National domestic abuse charity SafeLives has published some troubling research into the time taken for domestic violence victims to get proper help. SafeLives, which was previously known as the Co-ordinated Action Against Domestic Abuse (CAADA), focuses its work on high-risk victims.
In its report entitled ‘Getting It Right First Time’, the charity reveals that on average a sufferer will wait nearly three years to get effective help. The waiting time for ‘high-risk’ abuse is only slightly shorter than that for ‘medium-risk’ abuse.
Particularly damning was the finding that the majority of victims – around 85% – did reach out for help to various professionals including GPs, social workers and the police, but did not receive ‘effective’ help. A quarter of ‘high-risk’ sufferers visited A&E several times due to their injuries, and some of them went up to fifteen times. SafeLives has concluded in its report that much more could be done and that there were 'far too many missed opportunities to get help for families experiencing domestic abuse'.
An important reason for seeking help is that abuse can be overcome. According to SafeLives, around 60% of victims who are treated by specialist domestic violence services later report that the abuse has stopped.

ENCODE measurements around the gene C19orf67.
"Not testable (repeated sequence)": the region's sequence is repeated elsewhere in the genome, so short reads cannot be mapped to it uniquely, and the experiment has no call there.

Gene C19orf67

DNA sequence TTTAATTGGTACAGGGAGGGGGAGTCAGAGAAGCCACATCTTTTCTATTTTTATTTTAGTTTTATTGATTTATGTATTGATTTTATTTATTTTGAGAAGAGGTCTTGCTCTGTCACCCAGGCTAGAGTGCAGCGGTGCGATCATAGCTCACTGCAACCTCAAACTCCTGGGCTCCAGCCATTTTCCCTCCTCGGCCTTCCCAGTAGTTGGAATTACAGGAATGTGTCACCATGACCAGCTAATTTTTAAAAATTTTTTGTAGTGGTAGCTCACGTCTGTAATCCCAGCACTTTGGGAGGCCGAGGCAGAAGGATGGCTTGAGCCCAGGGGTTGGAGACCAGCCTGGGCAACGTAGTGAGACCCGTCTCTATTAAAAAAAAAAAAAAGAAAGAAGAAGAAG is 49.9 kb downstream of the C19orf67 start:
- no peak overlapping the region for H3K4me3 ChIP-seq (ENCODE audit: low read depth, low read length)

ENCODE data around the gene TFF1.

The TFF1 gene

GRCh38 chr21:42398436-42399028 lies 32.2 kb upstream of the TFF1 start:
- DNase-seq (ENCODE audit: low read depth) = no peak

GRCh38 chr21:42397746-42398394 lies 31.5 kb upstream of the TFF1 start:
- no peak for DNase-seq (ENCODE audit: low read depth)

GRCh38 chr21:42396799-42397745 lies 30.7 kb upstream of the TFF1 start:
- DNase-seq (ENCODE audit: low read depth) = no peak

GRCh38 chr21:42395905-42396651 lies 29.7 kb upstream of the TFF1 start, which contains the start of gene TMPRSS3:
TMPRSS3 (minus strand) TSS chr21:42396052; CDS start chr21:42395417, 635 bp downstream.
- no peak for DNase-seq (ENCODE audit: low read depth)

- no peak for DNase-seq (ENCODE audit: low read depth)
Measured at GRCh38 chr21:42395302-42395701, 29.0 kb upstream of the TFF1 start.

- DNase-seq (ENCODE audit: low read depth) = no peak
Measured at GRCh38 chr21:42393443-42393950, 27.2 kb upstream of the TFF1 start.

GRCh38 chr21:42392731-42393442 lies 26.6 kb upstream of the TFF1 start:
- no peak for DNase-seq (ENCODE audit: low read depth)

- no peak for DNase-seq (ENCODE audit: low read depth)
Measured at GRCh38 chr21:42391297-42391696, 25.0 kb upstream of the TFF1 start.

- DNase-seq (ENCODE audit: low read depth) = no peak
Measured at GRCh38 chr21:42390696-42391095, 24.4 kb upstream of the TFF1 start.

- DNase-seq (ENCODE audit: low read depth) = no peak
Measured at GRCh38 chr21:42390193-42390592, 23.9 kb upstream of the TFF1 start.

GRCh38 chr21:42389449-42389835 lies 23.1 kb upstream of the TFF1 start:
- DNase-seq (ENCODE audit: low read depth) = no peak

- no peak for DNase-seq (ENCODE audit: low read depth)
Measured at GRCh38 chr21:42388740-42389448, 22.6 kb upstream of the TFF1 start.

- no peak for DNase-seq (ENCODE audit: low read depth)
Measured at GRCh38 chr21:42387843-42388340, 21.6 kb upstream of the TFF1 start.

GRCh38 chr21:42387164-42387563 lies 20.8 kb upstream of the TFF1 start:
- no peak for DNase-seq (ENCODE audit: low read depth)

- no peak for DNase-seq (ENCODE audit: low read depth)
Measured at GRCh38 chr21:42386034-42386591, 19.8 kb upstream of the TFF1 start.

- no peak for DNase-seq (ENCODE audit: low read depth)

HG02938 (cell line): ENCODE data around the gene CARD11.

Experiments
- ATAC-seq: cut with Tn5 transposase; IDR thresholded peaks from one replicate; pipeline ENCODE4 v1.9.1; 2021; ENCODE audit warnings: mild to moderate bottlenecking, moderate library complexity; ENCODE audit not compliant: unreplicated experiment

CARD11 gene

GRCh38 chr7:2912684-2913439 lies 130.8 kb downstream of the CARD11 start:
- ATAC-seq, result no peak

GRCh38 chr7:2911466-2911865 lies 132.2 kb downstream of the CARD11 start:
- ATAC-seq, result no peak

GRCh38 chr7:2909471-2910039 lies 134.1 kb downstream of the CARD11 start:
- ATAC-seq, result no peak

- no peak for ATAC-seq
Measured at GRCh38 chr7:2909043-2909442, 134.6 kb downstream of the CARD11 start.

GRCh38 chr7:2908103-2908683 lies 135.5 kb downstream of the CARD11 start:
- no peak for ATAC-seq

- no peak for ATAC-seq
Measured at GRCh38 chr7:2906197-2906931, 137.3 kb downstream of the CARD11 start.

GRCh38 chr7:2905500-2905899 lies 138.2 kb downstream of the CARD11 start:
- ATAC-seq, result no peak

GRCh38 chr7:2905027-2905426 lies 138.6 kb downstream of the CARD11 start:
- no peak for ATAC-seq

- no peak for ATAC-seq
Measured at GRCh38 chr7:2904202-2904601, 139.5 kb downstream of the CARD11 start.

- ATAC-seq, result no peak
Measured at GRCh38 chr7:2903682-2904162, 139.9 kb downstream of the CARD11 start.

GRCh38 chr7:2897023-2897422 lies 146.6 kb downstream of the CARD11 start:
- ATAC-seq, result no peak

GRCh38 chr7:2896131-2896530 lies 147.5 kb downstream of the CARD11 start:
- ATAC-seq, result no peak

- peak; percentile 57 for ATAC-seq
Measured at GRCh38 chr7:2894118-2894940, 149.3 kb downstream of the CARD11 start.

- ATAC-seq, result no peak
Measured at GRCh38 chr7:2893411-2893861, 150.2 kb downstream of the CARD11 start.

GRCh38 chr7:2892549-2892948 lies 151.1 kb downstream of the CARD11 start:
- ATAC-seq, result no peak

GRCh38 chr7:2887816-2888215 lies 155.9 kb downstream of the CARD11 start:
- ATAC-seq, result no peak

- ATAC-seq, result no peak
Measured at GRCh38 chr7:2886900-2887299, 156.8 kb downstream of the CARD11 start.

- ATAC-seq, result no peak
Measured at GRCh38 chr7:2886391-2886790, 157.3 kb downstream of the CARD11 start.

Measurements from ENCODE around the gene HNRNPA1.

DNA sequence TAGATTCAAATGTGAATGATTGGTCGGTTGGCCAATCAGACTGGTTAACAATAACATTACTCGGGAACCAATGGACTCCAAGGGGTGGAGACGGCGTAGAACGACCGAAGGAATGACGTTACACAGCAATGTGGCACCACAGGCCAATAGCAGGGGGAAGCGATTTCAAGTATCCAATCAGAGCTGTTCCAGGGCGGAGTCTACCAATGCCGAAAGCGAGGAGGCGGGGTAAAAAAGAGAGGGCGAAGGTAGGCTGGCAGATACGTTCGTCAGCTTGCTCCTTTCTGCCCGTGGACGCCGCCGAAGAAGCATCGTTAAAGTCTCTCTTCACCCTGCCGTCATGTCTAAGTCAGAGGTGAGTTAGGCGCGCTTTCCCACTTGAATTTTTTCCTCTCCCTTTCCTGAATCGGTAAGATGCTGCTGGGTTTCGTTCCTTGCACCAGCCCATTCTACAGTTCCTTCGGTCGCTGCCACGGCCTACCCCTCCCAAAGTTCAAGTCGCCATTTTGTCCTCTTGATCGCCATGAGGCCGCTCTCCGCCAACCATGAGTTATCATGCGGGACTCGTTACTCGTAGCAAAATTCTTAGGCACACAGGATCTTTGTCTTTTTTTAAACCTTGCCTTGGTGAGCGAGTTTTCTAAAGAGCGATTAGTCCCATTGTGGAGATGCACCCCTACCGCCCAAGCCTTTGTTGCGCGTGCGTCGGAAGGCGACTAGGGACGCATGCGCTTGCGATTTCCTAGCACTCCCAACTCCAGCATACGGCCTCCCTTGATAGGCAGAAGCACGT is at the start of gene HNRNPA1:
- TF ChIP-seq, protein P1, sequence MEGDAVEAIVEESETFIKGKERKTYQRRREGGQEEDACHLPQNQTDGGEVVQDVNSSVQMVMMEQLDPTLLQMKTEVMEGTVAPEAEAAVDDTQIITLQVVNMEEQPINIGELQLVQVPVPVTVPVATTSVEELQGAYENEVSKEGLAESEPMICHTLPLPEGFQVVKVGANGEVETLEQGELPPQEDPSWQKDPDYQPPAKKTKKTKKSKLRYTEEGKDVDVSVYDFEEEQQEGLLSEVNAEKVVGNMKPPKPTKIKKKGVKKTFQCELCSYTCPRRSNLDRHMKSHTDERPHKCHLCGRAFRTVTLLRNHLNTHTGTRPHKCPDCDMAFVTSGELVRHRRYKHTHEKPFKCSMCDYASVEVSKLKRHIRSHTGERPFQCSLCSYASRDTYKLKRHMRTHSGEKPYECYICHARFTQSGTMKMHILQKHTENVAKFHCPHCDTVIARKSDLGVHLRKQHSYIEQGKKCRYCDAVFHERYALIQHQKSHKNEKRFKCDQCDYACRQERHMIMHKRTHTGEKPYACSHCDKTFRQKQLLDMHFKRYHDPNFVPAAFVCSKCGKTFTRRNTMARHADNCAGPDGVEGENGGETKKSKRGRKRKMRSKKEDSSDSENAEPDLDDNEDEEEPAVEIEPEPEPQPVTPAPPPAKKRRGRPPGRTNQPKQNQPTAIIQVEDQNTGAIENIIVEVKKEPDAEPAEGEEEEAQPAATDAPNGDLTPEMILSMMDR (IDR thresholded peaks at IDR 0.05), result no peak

The conclusion the SafeLives draws from its comprehensive data is that families that are at high risk of abuse need to be identified sooner. It calls for a more coordinated effort, particularly among public sector professionals, to identify families where there is a significant risk of harm. Proposals for this include making links between adult and child abuse risks within a family, an increased recognition that abuse among minority ethnic groups or LGBT victims were more likely to be overlooked, help for friends and family members who may know of abuse but don’t know where to turn, and an increase in 'specialist domestic abuse services based in the community'. The recommendation is that front-line services should be working together more effectively to help those most at risk.
The SafeLives report can be read in full here.
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